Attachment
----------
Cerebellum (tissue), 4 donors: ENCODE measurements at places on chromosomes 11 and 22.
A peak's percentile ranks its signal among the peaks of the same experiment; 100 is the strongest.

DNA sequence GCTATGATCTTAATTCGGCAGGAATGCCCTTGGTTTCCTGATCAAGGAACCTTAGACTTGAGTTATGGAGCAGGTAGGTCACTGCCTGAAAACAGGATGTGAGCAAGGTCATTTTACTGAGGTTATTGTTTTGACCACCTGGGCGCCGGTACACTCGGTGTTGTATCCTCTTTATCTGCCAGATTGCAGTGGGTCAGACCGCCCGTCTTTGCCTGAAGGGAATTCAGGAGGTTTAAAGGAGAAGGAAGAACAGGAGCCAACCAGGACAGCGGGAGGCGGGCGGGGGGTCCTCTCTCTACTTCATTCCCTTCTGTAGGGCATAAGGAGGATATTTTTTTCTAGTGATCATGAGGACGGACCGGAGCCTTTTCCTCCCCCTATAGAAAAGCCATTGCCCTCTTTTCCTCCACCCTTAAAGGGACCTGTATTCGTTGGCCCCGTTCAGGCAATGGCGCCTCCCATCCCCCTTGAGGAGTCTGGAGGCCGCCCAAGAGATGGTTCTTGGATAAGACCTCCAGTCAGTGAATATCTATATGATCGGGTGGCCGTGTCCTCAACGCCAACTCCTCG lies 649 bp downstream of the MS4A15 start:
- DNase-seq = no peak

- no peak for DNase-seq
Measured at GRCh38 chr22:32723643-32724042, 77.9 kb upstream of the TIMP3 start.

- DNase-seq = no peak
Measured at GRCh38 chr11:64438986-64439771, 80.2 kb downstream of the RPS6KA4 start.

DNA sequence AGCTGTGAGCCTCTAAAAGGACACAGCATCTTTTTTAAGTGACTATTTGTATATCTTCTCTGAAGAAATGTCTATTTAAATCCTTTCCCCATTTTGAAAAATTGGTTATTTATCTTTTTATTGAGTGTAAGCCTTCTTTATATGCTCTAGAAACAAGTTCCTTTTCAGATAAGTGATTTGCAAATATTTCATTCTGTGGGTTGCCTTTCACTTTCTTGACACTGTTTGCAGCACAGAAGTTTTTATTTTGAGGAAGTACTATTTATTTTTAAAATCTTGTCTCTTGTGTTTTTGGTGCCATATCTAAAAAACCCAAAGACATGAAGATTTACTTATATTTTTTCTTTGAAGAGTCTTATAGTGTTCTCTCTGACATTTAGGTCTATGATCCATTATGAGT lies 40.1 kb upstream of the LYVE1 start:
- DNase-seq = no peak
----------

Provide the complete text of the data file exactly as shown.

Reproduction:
Cerebellum (tissue), 4 donors: ENCODE measurements at places on chromosomes 11 and 22.
A peak's percentile ranks its signal among the peaks of the same experiment; 100 is the strongest.

DNA sequence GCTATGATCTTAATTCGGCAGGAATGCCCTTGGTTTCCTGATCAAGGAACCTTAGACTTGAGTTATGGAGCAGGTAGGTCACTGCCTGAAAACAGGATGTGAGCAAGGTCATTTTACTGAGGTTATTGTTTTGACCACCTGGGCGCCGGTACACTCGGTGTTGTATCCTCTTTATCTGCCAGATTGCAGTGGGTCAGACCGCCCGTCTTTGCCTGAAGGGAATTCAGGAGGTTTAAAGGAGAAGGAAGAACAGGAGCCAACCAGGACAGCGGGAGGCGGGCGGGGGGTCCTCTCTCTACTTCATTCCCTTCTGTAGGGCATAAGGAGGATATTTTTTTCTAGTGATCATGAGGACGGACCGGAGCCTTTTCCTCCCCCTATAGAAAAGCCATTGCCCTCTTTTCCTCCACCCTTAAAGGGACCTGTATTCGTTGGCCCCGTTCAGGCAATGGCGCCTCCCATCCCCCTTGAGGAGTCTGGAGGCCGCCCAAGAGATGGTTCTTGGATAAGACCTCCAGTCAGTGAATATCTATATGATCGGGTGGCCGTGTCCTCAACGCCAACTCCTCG lies 649 bp downstream of the MS4A15 start:
- DNase-seq = no peak

- no peak for DNase-seq
Measured at GRCh38 chr22:32723643-32724042, 77.9 kb upstream of the TIMP3 start.

- DNase-seq = no peak
Measured at GRCh38 chr11:64438986-64439771, 80.2 kb downstream of the RPS6KA4 start.

DNA sequence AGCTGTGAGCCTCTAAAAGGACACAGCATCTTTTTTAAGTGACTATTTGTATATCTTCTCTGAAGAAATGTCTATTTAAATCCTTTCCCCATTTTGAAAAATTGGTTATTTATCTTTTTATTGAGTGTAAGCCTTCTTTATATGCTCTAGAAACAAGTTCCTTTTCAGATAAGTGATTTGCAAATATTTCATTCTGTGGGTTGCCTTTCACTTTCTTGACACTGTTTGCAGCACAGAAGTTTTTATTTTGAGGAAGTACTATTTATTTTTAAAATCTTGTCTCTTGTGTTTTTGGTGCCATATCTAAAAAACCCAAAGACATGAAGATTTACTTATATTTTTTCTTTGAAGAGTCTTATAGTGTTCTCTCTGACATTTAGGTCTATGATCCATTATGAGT lies 40.1 kb upstream of the LYVE1 start:
- DNase-seq = no peak